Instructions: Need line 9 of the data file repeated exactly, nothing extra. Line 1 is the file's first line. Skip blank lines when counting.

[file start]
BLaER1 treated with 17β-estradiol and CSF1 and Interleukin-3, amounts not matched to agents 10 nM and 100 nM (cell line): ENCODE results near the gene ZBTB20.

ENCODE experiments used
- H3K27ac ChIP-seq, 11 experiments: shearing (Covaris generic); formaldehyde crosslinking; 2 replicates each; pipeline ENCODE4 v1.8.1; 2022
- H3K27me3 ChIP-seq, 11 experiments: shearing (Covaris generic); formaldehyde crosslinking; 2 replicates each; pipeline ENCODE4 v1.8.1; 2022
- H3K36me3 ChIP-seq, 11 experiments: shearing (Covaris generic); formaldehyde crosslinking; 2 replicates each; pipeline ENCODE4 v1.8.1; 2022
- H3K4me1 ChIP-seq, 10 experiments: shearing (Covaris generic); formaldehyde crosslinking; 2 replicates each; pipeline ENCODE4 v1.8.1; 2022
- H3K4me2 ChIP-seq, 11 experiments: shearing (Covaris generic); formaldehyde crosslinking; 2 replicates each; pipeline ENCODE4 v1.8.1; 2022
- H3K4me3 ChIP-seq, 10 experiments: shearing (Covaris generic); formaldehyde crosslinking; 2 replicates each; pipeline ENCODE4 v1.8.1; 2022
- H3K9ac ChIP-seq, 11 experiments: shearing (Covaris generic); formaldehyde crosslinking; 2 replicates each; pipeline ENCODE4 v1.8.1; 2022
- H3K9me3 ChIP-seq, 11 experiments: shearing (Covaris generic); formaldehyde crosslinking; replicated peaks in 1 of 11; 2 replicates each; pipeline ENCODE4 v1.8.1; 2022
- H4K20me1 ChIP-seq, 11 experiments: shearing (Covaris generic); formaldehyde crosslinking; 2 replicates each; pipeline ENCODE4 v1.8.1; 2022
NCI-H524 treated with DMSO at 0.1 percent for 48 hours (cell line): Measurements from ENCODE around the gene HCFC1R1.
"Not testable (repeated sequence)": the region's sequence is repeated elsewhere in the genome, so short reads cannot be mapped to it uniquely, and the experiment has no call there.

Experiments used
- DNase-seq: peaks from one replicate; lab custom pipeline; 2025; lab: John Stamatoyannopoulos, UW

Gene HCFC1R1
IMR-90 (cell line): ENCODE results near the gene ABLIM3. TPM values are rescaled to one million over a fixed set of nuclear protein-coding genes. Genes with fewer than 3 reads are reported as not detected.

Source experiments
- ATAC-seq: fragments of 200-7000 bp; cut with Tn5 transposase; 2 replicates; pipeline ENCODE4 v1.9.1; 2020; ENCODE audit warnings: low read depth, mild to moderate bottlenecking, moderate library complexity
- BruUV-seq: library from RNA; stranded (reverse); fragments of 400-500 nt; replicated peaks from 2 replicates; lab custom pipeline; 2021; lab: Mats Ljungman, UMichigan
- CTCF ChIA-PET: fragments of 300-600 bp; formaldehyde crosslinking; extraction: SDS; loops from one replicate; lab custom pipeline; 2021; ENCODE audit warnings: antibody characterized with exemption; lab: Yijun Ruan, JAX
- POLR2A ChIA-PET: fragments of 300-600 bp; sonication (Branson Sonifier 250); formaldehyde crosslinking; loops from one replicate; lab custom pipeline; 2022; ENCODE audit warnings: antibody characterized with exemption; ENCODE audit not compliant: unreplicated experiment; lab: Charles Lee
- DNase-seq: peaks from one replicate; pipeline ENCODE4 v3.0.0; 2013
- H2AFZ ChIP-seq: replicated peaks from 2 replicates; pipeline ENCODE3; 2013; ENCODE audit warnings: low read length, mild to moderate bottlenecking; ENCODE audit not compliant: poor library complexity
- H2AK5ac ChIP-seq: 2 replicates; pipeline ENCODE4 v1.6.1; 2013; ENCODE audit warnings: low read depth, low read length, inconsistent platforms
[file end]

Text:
- H3K9ac ChIP-seq, 11 experiments: shearing (Covaris generic); formaldehyde crosslinking; 2 replicates each; pipeline ENCODE4 v1.8.1; 2022